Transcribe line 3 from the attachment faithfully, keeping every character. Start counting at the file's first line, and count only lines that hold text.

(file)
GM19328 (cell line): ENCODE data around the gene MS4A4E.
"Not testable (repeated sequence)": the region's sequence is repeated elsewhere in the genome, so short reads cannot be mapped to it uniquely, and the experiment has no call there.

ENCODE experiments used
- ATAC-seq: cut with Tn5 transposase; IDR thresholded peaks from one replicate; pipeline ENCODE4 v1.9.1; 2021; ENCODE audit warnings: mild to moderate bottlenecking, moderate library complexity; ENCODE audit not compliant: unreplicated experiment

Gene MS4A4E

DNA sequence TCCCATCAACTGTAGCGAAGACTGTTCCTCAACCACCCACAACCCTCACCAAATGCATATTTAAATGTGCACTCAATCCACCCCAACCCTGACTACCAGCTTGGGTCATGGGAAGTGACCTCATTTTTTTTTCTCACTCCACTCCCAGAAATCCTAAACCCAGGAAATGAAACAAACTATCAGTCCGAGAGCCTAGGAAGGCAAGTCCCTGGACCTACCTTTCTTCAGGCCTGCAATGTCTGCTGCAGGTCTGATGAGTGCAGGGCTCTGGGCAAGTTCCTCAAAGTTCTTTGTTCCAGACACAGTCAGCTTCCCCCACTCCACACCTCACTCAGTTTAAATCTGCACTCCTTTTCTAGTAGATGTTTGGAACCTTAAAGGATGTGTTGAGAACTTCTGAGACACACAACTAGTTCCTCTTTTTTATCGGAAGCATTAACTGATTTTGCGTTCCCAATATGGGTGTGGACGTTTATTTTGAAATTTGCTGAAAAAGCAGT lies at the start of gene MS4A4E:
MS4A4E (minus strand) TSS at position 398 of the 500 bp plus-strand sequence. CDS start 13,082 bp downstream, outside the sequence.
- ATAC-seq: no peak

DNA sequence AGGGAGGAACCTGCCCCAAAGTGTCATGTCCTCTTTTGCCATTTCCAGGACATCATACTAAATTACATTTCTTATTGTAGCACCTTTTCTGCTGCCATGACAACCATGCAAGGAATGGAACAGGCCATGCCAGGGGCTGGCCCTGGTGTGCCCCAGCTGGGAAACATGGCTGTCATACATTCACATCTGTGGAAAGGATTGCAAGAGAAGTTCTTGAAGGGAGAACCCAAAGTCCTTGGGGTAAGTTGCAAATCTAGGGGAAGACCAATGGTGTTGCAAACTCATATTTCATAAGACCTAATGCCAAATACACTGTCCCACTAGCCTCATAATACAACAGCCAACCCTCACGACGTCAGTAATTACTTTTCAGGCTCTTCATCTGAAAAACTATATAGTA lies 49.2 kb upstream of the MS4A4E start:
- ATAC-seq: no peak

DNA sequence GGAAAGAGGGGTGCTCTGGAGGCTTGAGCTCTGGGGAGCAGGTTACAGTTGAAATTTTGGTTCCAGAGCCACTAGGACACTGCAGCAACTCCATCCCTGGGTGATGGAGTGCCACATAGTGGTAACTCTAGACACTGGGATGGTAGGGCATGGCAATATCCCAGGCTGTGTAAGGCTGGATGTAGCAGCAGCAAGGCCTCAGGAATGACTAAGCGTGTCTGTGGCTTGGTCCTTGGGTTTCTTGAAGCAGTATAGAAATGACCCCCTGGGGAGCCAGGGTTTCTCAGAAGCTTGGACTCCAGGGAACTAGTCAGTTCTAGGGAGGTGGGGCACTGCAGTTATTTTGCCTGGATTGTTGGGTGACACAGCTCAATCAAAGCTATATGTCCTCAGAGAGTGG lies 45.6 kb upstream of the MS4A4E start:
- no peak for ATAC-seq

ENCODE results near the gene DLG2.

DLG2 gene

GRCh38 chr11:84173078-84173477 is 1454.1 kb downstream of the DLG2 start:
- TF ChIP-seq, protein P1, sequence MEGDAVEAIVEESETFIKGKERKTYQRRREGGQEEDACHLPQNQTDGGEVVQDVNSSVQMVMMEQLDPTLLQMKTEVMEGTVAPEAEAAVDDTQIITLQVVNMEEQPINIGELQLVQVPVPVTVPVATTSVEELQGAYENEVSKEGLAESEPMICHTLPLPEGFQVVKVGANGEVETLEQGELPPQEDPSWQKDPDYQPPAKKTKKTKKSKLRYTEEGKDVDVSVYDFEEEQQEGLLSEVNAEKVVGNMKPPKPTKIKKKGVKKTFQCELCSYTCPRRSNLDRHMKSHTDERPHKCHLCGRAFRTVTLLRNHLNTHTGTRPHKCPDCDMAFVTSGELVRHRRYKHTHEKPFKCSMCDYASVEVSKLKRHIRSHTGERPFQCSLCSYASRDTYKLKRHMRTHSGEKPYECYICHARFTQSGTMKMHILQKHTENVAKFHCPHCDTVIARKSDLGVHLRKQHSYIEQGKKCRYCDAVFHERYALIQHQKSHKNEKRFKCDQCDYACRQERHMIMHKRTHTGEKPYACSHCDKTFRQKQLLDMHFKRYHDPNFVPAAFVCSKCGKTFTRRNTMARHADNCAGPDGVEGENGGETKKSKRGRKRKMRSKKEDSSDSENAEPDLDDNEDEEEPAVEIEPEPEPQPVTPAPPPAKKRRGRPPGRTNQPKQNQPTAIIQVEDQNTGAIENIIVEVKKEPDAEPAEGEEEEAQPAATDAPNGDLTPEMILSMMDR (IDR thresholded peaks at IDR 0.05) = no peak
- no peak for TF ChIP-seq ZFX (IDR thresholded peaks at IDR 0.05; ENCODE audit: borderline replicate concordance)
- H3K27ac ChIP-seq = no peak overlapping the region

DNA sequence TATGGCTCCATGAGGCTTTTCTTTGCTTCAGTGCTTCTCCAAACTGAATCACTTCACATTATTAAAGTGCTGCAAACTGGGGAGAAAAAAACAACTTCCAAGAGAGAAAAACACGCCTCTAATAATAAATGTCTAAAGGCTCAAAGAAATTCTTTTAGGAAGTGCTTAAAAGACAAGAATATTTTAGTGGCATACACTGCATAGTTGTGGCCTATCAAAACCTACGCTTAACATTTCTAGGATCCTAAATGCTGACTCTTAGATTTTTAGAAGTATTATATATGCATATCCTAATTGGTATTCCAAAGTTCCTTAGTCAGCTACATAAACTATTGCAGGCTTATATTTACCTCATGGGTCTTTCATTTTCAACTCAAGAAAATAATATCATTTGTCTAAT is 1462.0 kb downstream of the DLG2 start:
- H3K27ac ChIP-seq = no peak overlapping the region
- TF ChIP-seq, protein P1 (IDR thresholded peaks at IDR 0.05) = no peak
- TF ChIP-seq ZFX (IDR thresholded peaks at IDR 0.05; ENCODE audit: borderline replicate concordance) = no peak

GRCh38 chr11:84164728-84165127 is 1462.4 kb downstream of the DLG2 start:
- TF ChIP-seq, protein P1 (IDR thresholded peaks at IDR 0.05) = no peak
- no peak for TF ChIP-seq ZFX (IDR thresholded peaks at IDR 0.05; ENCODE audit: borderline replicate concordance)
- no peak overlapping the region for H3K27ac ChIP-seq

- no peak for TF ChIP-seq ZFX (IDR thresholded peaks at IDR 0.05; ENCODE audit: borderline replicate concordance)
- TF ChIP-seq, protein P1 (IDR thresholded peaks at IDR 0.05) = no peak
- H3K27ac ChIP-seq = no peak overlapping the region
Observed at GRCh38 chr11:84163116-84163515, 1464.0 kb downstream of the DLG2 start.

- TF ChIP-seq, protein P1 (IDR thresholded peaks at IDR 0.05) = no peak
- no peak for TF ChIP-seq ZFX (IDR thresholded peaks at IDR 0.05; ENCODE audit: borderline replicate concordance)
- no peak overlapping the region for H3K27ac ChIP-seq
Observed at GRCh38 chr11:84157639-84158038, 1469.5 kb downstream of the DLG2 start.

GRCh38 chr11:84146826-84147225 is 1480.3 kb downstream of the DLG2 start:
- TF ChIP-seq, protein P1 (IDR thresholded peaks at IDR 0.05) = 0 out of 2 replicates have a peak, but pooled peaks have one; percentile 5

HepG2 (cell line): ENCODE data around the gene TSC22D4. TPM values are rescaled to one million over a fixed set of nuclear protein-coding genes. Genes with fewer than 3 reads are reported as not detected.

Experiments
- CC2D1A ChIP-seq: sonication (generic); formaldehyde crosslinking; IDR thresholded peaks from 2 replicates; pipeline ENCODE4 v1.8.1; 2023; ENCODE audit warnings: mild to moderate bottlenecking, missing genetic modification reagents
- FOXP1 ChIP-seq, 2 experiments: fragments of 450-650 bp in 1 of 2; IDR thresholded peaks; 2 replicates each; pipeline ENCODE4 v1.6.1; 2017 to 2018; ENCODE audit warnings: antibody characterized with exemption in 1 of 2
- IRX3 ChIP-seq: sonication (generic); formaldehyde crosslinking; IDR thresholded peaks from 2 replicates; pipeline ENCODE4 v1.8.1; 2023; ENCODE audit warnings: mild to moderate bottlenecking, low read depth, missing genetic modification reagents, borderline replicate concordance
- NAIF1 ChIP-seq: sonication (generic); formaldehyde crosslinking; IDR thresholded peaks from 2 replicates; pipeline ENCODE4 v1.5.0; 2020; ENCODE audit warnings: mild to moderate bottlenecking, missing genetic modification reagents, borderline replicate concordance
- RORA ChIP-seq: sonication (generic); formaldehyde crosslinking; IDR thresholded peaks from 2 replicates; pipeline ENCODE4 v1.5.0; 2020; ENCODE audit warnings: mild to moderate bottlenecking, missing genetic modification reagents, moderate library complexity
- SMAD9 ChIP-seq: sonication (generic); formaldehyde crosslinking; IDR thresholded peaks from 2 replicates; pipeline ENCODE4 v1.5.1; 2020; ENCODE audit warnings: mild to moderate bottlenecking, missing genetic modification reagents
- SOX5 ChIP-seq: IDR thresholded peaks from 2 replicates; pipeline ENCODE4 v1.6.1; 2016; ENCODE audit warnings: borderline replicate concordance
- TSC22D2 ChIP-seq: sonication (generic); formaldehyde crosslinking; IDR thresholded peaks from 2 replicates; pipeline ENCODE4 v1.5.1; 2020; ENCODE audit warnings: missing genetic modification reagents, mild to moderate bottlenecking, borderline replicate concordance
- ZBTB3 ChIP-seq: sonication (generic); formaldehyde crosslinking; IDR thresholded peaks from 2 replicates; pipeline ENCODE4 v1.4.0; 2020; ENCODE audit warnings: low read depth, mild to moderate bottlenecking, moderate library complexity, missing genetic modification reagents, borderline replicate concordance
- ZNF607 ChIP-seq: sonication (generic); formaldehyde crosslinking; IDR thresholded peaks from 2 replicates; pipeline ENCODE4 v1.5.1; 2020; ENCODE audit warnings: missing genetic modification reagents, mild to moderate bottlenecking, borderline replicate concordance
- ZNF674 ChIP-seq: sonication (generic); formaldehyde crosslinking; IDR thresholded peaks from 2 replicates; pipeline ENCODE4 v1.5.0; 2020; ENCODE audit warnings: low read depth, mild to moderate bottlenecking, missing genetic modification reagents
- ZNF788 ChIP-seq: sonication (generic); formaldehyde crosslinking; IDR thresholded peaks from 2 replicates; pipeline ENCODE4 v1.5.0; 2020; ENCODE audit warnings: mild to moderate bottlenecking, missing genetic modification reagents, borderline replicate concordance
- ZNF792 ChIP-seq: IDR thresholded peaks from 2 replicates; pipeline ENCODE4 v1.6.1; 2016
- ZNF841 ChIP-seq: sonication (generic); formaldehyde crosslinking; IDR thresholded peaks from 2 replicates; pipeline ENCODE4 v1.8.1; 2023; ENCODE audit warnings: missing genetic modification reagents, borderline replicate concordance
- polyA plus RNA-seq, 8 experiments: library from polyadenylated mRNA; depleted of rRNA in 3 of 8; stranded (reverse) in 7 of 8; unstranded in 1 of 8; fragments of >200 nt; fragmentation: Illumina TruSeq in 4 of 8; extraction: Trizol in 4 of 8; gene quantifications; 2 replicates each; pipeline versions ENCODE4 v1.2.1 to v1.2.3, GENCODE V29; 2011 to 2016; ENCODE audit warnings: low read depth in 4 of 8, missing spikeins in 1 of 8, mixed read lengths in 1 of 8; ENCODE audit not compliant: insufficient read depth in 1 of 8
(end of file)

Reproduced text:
ENCODE experiments used